Daily NewsView All News
The long term outlook for both permanent and temporary employment has strengthened, according to the latest JobsOutlook survey of employers by the Recruitment and Employment Confederation (REC).
The JobsOutlook reports the responses of 600 employers questioned about their hiring intentions over the next quarter and the next year. Respondents are drawn from across the public, private and non-profit sector, and from across a range of industries and sizes of organisation.
- Asked about their plans for their permanent workforce in 2014 the report finds that:
- Almost two thirds (64%) of employers plan to hire more permanent staff in the next quarter, 9 percentage points higher than this time last year.
- More than half (56%) intend to take on make more permanent hires in the next 4-12 months, a little more than the 53% recorded in December 2012.
The outlook for use of flexible labour via recruitment agencies is also increasingly positive:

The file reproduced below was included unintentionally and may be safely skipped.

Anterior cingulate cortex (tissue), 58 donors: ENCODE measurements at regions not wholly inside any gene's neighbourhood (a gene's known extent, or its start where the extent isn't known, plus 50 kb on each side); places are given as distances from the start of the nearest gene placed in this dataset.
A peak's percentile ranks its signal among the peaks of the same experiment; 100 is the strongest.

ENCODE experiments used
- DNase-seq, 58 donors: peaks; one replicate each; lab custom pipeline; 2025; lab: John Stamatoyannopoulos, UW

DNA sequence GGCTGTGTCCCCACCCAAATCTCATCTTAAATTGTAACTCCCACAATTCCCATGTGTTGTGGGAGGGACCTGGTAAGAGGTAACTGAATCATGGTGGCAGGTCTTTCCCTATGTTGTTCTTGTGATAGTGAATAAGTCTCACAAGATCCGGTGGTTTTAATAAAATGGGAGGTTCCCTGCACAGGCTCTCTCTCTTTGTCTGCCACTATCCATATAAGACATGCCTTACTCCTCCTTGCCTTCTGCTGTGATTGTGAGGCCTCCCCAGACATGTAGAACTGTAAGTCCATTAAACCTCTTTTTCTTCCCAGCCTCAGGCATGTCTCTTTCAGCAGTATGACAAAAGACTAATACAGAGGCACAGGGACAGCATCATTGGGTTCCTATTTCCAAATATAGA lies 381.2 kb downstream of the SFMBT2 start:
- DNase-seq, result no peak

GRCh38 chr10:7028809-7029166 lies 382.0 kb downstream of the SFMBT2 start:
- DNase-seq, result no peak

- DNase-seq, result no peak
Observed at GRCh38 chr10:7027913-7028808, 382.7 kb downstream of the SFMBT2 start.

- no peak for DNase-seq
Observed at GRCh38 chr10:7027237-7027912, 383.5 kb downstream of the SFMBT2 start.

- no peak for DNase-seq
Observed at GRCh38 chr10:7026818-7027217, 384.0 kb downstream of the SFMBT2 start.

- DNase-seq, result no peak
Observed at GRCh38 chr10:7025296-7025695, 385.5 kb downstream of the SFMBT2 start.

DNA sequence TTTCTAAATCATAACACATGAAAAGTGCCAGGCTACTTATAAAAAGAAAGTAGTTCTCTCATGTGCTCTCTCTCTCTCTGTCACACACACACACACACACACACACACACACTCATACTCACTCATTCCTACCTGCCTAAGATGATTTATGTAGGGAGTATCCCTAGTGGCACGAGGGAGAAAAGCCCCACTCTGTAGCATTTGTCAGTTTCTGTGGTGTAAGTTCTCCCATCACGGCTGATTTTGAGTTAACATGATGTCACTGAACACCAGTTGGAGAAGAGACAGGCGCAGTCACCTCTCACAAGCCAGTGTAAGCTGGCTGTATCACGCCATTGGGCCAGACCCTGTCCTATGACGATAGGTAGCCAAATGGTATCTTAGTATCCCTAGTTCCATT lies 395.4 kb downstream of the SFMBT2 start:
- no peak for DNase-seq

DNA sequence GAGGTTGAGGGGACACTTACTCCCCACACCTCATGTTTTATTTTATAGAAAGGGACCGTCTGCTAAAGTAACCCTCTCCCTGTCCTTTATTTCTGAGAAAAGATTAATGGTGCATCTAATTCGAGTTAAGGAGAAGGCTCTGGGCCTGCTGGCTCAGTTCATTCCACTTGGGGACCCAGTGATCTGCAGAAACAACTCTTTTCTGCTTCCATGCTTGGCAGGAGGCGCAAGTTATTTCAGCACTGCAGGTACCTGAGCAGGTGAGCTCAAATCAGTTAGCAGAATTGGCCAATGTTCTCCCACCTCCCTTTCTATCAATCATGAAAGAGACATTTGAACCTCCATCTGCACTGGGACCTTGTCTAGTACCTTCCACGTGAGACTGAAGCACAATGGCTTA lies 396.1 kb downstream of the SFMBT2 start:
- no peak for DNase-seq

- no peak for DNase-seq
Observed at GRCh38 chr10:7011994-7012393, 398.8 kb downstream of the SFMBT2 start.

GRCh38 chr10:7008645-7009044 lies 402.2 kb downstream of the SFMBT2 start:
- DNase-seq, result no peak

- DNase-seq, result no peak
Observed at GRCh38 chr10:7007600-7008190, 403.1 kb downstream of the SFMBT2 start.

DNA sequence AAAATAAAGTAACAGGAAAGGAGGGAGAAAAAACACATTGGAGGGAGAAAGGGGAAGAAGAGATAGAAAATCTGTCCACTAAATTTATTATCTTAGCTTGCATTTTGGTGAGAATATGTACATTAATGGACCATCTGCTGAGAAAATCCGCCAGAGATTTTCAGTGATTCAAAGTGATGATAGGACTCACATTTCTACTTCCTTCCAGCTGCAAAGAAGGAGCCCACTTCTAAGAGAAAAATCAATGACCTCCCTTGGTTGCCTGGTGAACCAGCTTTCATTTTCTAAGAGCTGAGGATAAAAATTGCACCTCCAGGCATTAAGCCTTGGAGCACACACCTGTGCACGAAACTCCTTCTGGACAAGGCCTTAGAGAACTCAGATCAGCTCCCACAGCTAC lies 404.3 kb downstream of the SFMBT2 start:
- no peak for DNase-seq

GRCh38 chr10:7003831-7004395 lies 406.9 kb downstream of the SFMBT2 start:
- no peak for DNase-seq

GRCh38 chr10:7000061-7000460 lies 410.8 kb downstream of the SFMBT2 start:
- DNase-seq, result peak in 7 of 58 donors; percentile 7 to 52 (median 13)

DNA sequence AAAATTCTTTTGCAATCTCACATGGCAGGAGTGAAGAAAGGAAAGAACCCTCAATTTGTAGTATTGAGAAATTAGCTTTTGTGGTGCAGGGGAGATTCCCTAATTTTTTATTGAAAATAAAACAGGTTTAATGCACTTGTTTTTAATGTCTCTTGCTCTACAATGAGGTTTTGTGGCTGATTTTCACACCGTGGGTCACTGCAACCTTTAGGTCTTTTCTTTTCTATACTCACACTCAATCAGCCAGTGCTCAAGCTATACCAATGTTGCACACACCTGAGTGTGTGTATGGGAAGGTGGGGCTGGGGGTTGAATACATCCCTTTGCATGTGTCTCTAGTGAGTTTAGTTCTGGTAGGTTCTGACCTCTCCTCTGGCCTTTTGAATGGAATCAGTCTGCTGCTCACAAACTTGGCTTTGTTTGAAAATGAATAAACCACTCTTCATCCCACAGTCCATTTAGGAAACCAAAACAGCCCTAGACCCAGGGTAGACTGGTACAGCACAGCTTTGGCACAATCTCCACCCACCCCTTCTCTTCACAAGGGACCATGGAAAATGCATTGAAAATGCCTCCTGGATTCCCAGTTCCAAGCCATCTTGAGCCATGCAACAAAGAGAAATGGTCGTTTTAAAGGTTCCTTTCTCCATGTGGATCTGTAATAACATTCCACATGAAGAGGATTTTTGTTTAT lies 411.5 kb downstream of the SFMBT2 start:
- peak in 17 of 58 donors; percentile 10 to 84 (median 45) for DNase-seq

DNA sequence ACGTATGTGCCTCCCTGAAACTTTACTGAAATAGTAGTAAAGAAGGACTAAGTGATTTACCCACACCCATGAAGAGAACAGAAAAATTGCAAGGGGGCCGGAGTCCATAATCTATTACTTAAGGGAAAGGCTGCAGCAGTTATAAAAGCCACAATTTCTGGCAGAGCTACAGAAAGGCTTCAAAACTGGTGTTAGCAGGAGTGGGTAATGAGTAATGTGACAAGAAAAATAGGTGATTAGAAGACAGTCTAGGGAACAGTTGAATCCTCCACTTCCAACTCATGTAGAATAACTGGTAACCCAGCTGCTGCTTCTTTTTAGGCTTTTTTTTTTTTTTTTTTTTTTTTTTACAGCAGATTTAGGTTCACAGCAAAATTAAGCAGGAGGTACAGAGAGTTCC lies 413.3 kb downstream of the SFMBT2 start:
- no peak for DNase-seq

- 47% of employers say they will increase their use of agency staff in the next 3 months, compared to just 30% this time last year. In December 2012, the net balance (those planning to increase use minus those planning to decrease use) was just 16%. This month that figure is 39%, representing a marked change of intent.
- The proportion of employers planning to take on temps over the next 4-12 months has increased by 3 points since November to 33%. The net balance of 25% is 11 points higher than the 14% recorded this time last year.
REC chief executive Kevin Green says:
“It's a bumper Christmas for the UK jobs market as employers indicate they intend to grow their workforces in 2014. This is good news for jobseekers. Compared to this time last year businesses are far more willing to commit to taking on more staff as they see demand for their products and services returning. The spike in demand for sales staff over the last quarter is particularly telling.”
Other findings include:
- Small businesses report the highest level of confidence when responses are assessed by business size.
- The skills areas in which employers expressed concerns of possible candidate shortages are education and training, and driving and distribution.
- In a sign that businesses are responding to signs of growing consumer willingness to spend, predicted demand for both permanent and temporary sales staff has increased yet again.
- This report appears to support Staffing Industry Analysts’ own forecast of +7% growth for the UK staffing market in 2014, which members can view here.